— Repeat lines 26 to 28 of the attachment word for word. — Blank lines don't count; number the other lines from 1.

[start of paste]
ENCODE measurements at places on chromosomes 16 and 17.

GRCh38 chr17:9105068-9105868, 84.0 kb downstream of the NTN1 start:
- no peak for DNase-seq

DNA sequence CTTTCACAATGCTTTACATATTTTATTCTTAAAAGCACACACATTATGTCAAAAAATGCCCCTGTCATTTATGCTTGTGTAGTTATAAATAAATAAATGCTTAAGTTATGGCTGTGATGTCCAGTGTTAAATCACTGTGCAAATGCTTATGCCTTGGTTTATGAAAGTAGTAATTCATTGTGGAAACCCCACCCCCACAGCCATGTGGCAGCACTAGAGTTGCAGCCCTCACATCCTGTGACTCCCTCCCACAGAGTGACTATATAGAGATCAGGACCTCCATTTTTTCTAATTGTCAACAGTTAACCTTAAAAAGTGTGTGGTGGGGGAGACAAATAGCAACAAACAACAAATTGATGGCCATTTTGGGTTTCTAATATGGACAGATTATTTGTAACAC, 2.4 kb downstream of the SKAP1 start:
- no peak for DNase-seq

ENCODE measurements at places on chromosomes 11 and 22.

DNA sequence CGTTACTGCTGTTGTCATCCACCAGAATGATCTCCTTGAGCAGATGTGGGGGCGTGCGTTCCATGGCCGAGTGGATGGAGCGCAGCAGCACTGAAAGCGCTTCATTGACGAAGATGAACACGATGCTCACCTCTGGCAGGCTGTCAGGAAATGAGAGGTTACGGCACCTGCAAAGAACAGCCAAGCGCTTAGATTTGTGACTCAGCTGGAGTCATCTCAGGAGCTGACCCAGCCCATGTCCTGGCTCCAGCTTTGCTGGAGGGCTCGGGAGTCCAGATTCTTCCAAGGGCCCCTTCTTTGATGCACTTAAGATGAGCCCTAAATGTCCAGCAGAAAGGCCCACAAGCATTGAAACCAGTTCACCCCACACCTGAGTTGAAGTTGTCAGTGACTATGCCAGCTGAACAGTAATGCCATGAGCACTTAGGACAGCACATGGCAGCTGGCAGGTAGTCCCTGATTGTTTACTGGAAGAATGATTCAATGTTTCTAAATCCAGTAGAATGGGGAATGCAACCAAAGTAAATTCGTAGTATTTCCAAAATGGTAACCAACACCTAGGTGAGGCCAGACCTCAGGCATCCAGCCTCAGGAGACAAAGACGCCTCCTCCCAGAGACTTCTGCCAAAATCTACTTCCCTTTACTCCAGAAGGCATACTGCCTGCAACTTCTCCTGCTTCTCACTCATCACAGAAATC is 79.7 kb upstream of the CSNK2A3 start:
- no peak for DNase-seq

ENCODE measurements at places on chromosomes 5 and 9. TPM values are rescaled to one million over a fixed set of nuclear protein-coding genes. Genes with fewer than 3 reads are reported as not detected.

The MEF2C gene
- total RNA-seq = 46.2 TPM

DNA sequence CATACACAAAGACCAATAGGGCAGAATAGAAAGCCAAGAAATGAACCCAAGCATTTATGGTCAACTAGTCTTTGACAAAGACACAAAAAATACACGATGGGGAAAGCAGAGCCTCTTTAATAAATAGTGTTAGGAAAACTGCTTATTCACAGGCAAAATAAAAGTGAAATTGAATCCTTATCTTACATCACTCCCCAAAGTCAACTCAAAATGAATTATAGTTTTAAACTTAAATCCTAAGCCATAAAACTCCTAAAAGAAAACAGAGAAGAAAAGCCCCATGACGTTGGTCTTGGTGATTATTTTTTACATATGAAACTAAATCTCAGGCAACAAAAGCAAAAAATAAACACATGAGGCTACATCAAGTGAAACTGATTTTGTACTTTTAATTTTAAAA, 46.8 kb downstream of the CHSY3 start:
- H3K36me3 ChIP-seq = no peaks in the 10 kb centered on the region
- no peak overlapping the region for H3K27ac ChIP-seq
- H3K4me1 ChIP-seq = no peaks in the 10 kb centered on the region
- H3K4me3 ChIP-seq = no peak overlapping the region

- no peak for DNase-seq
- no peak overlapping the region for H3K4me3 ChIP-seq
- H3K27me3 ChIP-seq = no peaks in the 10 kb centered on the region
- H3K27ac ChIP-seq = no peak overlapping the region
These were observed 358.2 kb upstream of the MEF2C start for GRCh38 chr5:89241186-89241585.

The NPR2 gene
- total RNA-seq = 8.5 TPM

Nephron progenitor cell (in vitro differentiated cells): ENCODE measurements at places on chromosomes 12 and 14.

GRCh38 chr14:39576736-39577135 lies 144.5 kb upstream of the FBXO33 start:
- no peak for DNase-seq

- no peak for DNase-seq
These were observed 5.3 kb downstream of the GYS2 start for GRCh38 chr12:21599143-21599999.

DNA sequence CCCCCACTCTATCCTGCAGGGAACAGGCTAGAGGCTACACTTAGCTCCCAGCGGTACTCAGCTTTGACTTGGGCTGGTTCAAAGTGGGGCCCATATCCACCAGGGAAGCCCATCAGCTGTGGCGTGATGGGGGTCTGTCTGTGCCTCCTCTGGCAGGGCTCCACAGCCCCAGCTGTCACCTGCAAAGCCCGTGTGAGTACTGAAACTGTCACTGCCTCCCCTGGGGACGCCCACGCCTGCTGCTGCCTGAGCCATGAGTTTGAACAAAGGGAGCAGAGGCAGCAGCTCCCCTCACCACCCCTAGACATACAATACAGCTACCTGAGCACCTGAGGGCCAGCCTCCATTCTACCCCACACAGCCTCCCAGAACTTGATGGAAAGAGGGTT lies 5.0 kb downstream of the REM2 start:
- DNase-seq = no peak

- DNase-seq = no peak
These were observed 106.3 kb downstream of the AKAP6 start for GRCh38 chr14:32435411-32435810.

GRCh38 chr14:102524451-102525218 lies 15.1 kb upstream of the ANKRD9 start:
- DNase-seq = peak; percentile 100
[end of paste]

- no peak for DNase-seq

- no peak for DNase-seq
These were observed 5.3 kb downstream of the GYS2 start for GRCh38 chr12:21599143-21599999.